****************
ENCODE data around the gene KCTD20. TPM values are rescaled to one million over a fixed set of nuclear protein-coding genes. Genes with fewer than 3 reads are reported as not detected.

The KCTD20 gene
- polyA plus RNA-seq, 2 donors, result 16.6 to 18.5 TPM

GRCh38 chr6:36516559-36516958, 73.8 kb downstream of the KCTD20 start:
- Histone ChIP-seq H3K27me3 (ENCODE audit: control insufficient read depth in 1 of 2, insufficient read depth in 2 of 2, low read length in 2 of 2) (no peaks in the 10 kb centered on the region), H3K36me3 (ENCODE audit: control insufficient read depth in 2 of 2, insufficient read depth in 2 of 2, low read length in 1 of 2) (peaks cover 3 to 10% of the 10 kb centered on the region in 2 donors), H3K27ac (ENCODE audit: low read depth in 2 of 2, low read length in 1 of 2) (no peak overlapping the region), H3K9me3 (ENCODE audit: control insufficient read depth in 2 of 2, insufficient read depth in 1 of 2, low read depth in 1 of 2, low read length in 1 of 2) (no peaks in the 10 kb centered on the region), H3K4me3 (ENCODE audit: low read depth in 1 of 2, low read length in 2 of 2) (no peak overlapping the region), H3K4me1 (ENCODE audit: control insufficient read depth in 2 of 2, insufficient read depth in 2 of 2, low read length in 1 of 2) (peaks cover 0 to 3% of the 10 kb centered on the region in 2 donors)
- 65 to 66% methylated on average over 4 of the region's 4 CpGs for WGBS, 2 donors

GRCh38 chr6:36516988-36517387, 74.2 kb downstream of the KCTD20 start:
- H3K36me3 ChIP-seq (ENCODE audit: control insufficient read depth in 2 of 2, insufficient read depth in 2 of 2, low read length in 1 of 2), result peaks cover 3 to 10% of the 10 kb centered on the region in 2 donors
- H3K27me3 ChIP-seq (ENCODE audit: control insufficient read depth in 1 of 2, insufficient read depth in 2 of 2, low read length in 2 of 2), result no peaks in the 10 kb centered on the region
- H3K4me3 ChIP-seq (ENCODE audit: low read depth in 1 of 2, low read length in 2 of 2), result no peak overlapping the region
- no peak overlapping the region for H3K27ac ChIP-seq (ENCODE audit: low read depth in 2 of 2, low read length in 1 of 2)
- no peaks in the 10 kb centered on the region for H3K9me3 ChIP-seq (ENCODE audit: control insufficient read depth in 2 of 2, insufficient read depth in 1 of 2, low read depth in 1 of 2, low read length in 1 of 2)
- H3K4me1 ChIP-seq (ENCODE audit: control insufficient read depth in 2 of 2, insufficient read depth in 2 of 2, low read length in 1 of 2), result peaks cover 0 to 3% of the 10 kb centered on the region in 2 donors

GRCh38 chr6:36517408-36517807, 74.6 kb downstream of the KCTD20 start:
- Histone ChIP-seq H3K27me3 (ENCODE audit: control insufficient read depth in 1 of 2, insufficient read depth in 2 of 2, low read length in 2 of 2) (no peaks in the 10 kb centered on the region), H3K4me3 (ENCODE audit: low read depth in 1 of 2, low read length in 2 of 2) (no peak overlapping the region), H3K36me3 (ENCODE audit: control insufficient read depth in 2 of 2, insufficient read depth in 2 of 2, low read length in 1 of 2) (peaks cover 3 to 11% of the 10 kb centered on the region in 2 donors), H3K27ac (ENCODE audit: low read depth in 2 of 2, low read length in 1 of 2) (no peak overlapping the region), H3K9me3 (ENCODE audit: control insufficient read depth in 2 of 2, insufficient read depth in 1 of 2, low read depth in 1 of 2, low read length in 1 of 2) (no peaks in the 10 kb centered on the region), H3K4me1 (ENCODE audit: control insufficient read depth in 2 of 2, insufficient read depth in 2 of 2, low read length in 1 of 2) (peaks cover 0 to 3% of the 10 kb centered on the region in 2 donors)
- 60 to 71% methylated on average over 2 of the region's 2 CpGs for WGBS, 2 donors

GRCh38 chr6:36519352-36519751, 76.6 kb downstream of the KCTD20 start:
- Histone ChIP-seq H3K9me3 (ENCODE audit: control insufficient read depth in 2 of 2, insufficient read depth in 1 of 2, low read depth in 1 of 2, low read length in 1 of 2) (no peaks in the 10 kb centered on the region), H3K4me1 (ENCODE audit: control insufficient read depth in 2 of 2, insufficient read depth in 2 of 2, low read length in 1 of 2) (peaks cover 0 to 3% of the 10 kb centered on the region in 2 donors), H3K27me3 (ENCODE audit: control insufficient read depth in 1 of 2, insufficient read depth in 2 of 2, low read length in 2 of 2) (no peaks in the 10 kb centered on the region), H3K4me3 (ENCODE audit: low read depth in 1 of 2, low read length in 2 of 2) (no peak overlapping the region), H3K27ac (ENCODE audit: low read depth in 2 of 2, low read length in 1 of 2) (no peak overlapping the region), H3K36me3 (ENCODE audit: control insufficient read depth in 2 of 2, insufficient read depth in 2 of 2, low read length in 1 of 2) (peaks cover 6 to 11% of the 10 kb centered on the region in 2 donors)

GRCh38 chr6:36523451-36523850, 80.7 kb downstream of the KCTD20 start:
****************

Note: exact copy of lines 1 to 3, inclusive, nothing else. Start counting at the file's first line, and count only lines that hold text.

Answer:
ENCODE data around the gene KCTD20. TPM values are rescaled to one million over a fixed set of nuclear protein-coding genes. Genes with fewer than 3 reads are reported as not detected.

The KCTD20 gene
- polyA plus RNA-seq, 2 donors, result 16.6 to 18.5 TPM